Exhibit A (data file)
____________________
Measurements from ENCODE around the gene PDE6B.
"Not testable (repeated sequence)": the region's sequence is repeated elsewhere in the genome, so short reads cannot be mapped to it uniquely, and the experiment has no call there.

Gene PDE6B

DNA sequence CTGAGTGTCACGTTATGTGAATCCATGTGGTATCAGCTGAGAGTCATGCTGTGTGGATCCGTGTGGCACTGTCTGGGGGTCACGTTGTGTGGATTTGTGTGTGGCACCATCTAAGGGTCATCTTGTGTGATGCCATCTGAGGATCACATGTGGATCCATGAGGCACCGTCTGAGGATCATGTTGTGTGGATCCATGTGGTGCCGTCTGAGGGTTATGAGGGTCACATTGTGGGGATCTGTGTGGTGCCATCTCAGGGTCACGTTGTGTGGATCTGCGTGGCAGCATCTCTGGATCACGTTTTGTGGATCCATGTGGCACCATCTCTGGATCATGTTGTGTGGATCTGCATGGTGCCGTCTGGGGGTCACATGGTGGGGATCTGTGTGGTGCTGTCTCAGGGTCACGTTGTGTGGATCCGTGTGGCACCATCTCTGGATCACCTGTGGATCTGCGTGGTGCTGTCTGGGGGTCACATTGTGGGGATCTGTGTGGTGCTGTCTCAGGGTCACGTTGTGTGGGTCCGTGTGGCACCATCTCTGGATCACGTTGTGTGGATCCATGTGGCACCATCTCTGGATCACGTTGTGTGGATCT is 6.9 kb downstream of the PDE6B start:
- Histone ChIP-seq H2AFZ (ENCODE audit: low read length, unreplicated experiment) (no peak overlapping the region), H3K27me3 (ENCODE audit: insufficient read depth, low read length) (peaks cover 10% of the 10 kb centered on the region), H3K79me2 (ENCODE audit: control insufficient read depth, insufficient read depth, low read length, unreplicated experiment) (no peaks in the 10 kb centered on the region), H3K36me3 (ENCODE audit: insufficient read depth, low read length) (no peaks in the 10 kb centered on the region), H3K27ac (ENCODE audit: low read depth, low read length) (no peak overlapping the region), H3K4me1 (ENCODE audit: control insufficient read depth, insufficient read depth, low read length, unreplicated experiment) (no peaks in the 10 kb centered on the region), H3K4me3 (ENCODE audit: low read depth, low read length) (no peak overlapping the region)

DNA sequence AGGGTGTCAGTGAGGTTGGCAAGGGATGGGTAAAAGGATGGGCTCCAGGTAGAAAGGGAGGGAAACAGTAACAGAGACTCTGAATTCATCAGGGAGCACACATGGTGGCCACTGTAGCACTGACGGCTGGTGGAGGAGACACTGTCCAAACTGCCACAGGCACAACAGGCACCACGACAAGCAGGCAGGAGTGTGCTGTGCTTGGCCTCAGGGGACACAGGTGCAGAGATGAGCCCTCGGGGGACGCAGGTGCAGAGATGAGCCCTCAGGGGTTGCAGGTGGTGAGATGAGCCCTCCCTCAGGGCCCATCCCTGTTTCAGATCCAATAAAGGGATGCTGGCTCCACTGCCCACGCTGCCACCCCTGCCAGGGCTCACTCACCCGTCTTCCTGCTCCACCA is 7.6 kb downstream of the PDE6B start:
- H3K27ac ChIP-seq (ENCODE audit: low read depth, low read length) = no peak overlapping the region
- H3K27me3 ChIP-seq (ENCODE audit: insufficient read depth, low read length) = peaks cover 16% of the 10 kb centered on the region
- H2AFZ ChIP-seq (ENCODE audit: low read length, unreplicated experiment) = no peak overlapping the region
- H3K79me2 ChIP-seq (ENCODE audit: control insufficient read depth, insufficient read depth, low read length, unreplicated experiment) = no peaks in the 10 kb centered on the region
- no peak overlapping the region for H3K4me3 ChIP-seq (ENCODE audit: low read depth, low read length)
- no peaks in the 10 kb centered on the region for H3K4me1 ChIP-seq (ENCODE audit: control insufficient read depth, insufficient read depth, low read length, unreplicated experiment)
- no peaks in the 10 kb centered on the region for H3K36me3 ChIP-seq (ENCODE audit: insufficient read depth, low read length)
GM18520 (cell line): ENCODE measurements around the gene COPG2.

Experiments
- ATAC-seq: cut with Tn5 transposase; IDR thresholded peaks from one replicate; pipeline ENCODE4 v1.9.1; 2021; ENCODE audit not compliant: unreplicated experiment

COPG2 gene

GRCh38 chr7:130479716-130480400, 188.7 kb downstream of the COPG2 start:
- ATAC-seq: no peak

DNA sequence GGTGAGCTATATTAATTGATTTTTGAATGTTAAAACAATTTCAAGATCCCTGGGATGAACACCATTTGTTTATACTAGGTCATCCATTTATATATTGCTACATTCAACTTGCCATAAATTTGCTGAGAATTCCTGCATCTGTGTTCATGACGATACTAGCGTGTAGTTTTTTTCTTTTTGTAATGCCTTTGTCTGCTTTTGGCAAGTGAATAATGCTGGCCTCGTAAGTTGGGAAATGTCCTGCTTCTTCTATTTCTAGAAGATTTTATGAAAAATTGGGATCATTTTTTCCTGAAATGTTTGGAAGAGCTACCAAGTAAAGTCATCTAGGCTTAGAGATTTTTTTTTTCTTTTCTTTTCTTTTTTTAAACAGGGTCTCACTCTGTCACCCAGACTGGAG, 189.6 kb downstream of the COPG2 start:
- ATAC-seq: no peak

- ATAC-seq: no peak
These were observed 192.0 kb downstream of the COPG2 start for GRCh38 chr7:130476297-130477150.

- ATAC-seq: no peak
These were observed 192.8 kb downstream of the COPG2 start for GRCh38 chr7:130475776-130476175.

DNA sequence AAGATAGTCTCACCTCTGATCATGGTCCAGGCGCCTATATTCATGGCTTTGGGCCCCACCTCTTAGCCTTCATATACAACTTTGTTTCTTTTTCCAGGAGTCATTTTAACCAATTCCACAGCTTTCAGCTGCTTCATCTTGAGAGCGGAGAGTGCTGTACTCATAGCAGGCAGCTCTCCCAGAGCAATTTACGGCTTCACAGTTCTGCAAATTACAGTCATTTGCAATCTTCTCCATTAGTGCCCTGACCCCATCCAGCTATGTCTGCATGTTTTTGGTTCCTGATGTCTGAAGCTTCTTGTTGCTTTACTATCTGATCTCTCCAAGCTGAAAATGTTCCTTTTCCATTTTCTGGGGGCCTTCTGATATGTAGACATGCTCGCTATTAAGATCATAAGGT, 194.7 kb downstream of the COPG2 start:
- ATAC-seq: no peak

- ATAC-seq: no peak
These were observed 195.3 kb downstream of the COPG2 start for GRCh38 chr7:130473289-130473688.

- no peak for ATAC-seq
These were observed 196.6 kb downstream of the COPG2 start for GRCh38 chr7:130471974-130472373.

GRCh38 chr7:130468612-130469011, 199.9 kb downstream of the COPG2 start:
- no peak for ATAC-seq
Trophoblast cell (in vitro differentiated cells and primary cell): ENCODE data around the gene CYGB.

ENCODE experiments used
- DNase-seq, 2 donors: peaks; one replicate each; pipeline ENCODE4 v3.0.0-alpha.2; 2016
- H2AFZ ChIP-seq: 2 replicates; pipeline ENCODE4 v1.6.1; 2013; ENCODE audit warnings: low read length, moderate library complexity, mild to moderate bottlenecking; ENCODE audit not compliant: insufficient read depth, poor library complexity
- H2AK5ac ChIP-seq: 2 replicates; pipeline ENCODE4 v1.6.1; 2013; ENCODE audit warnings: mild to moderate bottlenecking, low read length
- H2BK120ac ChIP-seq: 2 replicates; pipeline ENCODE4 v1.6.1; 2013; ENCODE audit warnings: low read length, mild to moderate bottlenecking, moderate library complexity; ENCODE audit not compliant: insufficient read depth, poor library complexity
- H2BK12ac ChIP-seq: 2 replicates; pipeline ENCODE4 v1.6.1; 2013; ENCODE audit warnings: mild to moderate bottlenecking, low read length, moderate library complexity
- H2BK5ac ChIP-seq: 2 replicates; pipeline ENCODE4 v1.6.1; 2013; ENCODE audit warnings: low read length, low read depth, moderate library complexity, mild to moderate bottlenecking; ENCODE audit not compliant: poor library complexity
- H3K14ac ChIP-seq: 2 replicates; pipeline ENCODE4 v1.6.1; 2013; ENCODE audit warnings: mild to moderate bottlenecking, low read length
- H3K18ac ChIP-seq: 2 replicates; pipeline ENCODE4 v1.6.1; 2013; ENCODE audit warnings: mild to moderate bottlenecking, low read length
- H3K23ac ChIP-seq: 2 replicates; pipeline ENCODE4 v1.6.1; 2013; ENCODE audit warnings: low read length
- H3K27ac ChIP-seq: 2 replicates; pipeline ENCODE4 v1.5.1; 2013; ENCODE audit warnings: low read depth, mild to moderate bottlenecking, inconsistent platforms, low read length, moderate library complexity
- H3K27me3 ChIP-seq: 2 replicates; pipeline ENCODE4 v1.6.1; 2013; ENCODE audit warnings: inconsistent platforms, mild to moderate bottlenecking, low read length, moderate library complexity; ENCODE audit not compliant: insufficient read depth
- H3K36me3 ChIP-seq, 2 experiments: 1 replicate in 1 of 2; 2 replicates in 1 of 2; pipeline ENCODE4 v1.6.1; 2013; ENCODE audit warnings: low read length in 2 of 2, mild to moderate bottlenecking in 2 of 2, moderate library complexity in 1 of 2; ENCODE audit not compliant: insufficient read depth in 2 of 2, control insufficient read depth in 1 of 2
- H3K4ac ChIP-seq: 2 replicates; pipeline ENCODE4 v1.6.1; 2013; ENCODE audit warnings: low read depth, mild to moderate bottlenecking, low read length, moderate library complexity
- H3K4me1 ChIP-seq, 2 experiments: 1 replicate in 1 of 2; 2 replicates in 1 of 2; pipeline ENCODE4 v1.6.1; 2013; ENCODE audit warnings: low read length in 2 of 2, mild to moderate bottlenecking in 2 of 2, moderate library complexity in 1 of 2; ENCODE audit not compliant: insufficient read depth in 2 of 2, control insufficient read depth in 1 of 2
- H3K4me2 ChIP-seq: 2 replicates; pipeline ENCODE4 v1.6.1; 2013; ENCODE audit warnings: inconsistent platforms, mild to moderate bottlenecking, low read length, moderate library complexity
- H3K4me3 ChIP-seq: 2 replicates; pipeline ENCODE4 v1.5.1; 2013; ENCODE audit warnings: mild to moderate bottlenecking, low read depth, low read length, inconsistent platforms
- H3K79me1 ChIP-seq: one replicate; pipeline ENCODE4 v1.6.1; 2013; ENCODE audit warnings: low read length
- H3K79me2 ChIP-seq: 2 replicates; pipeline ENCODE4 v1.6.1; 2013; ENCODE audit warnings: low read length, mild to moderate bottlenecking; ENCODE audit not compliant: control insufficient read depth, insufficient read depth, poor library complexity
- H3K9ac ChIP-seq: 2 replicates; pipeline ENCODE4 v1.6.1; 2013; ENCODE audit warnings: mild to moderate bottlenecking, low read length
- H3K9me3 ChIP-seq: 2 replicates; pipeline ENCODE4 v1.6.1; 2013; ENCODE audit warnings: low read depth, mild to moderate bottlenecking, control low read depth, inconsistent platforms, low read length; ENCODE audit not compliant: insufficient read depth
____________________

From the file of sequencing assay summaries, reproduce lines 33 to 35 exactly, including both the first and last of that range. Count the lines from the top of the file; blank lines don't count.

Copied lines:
- no peak for ATAC-seq
Trophoblast cell (in vitro differentiated cells and primary cell): ENCODE data around the gene CYGB.

ENCODE experiments used